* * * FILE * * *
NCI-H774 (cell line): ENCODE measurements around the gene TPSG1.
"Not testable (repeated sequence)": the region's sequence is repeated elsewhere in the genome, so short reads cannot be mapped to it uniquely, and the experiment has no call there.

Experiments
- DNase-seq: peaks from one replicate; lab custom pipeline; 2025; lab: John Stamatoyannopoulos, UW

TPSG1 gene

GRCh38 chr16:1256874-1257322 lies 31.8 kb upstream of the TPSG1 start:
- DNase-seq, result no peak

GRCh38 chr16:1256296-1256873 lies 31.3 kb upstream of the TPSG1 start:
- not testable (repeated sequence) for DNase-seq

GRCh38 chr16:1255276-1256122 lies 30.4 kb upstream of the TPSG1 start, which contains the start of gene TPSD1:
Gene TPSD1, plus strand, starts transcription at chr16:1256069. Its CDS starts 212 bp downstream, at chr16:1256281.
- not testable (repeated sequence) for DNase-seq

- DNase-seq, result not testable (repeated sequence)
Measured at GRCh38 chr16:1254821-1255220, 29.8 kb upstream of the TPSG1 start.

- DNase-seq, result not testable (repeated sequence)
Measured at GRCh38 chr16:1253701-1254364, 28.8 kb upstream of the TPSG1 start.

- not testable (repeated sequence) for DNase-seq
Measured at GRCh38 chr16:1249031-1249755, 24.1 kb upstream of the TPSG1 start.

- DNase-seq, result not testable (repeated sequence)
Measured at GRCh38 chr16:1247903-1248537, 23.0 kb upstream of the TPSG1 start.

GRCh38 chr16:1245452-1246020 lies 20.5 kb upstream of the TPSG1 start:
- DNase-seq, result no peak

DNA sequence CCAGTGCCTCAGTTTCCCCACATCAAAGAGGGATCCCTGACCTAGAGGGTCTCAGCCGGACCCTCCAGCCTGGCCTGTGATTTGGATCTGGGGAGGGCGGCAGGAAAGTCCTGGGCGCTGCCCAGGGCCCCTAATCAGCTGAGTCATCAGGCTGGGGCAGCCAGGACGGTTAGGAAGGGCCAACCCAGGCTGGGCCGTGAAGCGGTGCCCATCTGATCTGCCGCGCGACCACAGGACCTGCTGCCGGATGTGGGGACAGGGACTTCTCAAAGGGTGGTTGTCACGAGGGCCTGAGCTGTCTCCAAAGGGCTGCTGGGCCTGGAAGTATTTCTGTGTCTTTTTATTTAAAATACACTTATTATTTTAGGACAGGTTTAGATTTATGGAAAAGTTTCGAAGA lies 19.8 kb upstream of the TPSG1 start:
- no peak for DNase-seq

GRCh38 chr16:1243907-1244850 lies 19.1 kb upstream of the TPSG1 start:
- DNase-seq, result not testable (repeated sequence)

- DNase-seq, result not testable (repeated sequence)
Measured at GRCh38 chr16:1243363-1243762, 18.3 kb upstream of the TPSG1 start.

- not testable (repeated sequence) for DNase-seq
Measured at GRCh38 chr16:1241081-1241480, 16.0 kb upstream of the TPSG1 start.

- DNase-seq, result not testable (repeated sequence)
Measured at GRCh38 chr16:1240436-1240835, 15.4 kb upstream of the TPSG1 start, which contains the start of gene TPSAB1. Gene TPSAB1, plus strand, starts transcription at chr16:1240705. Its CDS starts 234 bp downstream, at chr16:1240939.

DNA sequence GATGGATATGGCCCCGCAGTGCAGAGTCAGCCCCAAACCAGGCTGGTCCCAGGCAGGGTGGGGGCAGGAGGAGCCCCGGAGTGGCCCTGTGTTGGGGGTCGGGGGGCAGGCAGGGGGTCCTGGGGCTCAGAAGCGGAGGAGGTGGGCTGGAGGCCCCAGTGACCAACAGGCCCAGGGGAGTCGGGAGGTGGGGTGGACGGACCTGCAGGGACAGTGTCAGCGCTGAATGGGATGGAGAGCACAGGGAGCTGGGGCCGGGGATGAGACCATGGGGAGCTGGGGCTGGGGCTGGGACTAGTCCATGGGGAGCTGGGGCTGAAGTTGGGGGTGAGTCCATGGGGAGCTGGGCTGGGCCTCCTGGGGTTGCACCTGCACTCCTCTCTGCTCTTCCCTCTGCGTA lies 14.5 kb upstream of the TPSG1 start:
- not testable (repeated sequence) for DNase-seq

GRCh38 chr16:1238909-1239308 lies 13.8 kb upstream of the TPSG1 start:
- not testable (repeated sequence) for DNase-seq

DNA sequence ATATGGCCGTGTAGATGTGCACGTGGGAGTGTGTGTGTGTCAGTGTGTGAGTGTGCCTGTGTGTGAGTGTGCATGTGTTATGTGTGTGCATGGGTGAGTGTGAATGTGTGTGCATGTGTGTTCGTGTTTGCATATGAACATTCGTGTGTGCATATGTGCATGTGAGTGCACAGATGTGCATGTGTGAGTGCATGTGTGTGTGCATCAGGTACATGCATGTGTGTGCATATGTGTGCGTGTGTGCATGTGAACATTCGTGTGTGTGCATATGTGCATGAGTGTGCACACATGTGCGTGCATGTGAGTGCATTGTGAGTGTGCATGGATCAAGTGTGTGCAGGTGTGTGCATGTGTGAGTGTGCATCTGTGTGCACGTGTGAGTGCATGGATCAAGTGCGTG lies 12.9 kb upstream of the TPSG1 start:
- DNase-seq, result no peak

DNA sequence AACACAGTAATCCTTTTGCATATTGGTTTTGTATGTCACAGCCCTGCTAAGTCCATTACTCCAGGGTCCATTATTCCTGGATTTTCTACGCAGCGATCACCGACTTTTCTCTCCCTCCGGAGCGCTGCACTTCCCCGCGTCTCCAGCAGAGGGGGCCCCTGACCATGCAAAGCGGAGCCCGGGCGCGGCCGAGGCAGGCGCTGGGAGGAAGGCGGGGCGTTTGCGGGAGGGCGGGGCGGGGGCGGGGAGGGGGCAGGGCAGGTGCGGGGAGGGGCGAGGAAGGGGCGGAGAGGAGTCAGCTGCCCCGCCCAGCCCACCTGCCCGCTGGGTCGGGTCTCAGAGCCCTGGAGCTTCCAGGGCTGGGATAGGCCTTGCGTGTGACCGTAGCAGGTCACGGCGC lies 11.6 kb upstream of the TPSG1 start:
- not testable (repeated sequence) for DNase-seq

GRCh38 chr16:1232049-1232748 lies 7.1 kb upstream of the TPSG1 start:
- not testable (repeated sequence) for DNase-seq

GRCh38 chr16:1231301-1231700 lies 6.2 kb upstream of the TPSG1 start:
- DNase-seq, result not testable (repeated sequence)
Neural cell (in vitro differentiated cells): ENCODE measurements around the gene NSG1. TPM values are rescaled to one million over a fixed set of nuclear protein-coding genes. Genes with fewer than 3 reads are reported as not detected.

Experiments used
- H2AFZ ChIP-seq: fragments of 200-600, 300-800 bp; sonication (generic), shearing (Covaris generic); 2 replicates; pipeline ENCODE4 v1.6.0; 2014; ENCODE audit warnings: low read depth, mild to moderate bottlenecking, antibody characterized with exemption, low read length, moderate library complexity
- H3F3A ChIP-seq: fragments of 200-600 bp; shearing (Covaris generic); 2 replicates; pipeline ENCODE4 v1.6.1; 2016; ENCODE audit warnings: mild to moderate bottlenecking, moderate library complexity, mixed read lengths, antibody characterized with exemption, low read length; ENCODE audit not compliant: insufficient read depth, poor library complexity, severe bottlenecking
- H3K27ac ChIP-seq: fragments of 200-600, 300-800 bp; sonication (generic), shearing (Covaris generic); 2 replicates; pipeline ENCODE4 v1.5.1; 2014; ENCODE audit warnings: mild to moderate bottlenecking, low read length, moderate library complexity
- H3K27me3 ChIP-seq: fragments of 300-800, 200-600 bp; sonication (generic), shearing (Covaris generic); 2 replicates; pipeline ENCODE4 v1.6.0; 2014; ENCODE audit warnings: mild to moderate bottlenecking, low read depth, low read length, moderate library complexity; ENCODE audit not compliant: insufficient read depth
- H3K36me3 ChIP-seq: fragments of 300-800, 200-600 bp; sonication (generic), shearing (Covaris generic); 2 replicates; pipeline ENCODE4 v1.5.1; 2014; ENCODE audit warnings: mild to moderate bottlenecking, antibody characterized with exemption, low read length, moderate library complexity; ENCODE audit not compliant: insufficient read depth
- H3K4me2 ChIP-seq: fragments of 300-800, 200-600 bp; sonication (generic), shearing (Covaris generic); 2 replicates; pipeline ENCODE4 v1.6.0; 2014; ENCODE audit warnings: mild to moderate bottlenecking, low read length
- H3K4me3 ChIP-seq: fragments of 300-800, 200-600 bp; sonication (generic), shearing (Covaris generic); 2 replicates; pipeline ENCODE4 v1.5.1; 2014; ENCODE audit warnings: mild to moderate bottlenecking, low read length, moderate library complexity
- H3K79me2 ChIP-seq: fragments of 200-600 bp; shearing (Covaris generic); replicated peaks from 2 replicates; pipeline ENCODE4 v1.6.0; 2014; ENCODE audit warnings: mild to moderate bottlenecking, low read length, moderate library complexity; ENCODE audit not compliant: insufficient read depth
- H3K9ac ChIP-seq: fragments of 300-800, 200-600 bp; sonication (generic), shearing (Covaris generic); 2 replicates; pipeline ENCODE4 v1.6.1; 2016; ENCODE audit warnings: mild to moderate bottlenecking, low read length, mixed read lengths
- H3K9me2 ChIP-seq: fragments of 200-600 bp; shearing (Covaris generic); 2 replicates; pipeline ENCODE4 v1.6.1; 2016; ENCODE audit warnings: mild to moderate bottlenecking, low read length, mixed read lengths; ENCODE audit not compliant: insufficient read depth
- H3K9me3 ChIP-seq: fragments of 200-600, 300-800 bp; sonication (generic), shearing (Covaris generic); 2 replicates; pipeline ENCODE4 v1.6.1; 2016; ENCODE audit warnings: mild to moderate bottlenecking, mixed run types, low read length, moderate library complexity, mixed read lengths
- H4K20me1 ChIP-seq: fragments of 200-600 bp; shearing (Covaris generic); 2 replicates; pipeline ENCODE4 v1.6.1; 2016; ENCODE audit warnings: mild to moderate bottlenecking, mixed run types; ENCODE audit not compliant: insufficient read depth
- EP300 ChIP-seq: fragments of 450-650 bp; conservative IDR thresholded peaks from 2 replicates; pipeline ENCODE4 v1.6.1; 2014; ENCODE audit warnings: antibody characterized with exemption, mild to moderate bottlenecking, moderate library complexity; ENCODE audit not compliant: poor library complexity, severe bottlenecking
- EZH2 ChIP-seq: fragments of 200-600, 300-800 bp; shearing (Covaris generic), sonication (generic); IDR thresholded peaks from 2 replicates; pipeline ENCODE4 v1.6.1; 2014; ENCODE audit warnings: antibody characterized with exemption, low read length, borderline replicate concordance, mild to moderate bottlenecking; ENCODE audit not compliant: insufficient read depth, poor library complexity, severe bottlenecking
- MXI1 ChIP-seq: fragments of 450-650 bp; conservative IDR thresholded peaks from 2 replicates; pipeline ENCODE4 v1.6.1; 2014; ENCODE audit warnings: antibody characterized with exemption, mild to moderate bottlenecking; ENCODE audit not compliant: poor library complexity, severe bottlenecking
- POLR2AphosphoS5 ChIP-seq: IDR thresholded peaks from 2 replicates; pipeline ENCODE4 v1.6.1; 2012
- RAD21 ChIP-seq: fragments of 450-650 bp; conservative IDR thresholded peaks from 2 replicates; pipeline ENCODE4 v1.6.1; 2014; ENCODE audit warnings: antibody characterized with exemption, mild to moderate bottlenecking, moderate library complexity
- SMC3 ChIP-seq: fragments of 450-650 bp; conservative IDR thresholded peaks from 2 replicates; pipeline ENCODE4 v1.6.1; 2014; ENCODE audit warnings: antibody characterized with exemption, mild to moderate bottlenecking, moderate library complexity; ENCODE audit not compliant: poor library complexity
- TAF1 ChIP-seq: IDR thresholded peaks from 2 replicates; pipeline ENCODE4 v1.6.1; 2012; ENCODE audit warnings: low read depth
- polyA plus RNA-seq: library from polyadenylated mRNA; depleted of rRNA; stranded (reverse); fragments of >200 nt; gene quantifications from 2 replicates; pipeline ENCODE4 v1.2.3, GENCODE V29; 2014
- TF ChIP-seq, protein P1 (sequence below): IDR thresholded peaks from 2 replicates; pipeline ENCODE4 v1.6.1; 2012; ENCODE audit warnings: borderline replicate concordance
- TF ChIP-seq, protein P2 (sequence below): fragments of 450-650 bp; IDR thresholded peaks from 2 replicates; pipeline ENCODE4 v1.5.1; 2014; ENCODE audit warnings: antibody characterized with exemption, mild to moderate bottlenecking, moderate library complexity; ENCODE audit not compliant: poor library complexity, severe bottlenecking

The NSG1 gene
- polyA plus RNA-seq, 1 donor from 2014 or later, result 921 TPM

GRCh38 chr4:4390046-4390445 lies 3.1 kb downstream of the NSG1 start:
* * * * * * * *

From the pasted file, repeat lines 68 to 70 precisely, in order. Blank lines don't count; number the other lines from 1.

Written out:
- TF ChIP-seq, protein P2 (sequence below): fragments of 450-650 bp; IDR thresholded peaks from 2 replicates; pipeline ENCODE4 v1.5.1; 2014; ENCODE audit warnings: antibody characterized with exemption, mild to moderate bottlenecking, moderate library complexity; ENCODE audit not compliant: poor library complexity, severe bottlenecking

The NSG1 gene
- polyA plus RNA-seq, 1 donor from 2014 or later, result 921 TPM